JOHN NELSON AGAINST THE DOMINION POSTJohn Nelson’s complaint followed an incident in Wellington in which a greyhound attacked a small dog which subsequently died. The Wellington City Council, having asked the owner of the dead dog if she wished to make a formal complaint (she did not) then decided not to prosecute the greyhound’s owner. Mr Nelson argues that the Council ‘are not really serious when it comes to considering prosecuting the owners of dogs that kill other animals, and are prepared to resort to manipulation and deceit to avoid such action’. The fact that the Council did not tell the dead dog’s owner that the greyhound had been responsible for the death of a cat seven months earlier was seen by Mr Nelson as evidence of his allegation.
His complaint against The Dominion Post, to distinguish it from his unhappiness with the Council’s ‘policy’, is that in failing to give what he sees as the full background to the story the paper ‘misled’ the public. He further complained that the editor had not published a letter in which he had given some of the facts which he believed were relevant to his argument.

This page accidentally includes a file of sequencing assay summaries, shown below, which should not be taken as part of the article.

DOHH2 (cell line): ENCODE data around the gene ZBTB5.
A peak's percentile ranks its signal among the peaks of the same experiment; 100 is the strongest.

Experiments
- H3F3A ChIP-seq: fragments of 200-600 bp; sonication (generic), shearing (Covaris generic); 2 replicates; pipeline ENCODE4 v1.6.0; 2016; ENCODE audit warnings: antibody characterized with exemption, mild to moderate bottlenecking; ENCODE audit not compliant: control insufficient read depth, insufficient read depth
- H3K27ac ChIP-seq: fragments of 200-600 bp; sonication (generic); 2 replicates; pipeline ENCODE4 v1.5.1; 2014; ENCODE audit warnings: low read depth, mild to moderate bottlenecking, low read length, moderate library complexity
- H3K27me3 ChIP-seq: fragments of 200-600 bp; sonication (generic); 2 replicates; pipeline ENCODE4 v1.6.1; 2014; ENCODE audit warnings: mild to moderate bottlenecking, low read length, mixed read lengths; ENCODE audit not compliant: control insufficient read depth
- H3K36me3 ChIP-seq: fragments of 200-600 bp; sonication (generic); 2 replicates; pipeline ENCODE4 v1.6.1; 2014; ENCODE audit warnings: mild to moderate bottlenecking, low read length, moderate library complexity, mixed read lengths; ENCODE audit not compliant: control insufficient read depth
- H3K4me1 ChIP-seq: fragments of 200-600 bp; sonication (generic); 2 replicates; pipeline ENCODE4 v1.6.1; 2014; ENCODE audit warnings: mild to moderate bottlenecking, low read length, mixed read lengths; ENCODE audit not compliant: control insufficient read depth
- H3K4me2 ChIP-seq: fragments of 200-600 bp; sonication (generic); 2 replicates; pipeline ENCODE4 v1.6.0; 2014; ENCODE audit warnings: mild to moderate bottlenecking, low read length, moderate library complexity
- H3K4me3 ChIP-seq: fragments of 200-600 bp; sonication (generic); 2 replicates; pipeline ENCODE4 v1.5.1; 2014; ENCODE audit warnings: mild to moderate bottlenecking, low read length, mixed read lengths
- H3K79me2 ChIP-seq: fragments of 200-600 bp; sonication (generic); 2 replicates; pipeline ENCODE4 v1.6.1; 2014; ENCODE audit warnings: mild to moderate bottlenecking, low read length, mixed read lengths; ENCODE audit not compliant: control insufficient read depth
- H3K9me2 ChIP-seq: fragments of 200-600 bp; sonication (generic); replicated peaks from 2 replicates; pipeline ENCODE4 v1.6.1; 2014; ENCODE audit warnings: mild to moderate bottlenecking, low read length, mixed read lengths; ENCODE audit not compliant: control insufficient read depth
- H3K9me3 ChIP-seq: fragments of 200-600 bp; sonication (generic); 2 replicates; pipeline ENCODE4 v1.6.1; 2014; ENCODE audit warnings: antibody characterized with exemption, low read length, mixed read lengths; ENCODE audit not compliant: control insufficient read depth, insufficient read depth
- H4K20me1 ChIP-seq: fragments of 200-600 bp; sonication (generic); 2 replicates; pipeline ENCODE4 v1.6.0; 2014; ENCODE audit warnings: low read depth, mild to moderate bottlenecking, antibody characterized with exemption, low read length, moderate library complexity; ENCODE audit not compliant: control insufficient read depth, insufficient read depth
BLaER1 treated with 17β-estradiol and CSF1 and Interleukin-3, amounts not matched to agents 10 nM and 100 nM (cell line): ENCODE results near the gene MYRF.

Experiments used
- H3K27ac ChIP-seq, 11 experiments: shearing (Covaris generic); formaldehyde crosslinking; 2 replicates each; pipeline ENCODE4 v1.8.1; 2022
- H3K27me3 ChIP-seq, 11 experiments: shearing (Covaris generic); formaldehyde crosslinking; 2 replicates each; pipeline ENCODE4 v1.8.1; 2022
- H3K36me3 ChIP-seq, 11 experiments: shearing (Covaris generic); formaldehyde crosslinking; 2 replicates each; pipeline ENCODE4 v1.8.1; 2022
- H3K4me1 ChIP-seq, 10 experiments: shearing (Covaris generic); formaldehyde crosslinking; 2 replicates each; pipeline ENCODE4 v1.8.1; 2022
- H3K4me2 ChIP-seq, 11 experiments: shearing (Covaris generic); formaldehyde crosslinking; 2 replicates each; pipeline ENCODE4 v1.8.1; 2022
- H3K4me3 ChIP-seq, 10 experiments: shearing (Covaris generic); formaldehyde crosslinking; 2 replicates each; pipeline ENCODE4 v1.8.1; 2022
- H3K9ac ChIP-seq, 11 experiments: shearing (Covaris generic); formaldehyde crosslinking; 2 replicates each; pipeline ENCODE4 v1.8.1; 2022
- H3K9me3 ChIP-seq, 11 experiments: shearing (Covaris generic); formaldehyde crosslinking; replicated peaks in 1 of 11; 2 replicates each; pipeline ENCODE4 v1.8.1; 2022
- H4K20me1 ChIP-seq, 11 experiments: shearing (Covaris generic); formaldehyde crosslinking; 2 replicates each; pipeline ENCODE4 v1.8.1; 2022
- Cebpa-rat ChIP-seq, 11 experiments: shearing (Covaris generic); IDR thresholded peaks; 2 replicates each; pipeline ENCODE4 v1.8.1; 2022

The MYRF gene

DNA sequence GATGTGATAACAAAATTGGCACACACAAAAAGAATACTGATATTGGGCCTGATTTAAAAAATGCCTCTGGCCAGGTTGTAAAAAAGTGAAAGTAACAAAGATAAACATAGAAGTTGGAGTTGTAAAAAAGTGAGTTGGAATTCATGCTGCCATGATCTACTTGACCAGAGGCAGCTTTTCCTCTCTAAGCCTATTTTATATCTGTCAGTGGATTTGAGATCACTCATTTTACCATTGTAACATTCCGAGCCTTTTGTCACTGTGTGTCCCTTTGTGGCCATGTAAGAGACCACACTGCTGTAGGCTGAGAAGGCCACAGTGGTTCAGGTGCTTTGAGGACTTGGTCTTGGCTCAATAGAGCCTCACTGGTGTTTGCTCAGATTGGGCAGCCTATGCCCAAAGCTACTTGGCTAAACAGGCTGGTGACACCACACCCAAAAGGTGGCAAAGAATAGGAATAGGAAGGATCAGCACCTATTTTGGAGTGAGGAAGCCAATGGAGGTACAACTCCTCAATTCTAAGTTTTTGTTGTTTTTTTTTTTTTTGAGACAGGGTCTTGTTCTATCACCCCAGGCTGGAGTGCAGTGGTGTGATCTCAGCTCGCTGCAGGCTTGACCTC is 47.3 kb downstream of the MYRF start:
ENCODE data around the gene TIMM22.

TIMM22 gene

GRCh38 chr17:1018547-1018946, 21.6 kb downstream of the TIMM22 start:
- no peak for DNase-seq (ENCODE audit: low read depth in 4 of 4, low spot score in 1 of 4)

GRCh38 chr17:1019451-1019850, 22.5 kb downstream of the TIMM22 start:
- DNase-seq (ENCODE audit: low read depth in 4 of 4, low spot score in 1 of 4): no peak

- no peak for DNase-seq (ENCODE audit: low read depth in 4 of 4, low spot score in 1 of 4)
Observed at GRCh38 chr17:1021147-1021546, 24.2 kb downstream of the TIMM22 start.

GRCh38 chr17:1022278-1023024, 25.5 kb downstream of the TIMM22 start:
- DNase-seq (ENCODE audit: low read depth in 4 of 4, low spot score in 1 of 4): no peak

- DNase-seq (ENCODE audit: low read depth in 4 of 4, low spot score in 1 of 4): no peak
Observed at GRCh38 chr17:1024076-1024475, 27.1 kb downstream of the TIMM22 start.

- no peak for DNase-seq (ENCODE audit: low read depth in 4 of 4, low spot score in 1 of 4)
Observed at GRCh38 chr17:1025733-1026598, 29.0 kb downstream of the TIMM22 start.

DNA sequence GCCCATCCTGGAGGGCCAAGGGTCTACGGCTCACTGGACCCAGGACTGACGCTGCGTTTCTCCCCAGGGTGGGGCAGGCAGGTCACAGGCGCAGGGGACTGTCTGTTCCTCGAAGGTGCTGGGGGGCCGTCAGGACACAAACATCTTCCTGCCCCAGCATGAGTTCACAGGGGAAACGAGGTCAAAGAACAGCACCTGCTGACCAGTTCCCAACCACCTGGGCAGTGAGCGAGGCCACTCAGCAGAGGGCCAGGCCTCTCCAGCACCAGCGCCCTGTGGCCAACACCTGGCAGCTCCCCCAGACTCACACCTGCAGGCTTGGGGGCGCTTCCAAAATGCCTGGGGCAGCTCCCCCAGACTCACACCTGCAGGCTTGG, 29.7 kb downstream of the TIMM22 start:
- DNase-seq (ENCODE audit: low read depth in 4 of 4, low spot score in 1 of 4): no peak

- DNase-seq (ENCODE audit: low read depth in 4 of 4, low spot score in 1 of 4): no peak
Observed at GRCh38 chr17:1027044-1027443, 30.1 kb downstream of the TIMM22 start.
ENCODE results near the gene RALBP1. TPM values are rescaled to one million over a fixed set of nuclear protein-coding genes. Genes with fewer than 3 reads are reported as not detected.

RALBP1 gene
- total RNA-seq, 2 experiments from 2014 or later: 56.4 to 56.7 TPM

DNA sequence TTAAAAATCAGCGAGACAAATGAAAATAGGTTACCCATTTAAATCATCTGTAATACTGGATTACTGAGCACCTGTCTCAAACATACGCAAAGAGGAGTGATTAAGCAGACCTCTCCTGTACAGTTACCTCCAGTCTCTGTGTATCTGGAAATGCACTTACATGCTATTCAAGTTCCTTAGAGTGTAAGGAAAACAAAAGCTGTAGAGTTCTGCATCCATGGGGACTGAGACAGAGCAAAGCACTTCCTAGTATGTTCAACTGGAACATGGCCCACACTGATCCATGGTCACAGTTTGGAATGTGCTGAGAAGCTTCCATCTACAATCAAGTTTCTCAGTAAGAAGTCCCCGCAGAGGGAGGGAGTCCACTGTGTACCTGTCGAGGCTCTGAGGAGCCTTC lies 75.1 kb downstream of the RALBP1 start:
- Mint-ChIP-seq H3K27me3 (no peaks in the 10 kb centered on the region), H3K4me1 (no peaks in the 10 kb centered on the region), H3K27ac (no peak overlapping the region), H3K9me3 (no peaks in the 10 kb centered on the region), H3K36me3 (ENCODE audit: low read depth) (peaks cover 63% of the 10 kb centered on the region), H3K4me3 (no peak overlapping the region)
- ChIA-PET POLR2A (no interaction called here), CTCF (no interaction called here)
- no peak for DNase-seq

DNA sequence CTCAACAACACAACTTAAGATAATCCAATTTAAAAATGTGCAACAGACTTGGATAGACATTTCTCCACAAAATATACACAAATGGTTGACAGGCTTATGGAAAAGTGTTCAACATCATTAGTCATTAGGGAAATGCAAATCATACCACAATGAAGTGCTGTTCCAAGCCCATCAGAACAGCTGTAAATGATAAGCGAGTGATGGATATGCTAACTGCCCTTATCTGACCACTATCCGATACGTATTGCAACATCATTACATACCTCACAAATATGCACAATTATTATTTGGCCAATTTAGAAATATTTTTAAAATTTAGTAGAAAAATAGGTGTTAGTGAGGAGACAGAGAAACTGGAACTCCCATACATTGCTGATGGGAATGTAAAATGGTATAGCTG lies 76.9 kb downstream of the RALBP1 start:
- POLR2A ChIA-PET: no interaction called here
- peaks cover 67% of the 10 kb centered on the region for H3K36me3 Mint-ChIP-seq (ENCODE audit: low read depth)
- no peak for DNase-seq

The editor, in responding to the complaint, argued that the paper’s reporting of the incident of the dog attack and of the reporter’s discussion with the City Council spokesperson were both accurate, and she rejected the suggestion that the paper had misled its readers. She enclosed copies of the relevant articles and four letters to the editor which had been printed which expressed a variety of views about greyhounds and dog attacks.
The initial article on the attack included a sidebar headed ‘Dog Control’ in which the first item read ‘Under Wellington City Council’s Dog Policy 2009, the council will consider prosecution if there is serious and sufficient evidence that a dog has caused significant damage or injury to any person or animal.’ While there is no suggestion that the quote is inaccurate, it is clearly open to being interpreted in different ways.
On Mr Nelson’s broader complaint, the Press Council concedes that there may be others who would agree with his feelings about dog attacks and the way the local council implements its dog policy. While we have some sympathy for Mr Nelson’s views it is a matter between him and Wellington City Council and not The Dominion Post. The Press Council is not persuaded by his argument that The Dominion Post has an ‘agenda’ in giving covert support for the way council deals with dog control. It accordingly does not uphold the complaint.
The Press Council has consistently ruled that newspapers have discretion on whether to publish a letter to the editor. Mr Nelson’s complaint in that respect is not upheld.
Press Council members considering this complaint were Sir John Hansen, Tim Beaglehole, Liz Brown, Pip Bruce Ferguson, Kate Coughlan, Chris Darlow, Sandy Gill, Penny Harding, Clive Lind, John Roughan and Stephen Stewart.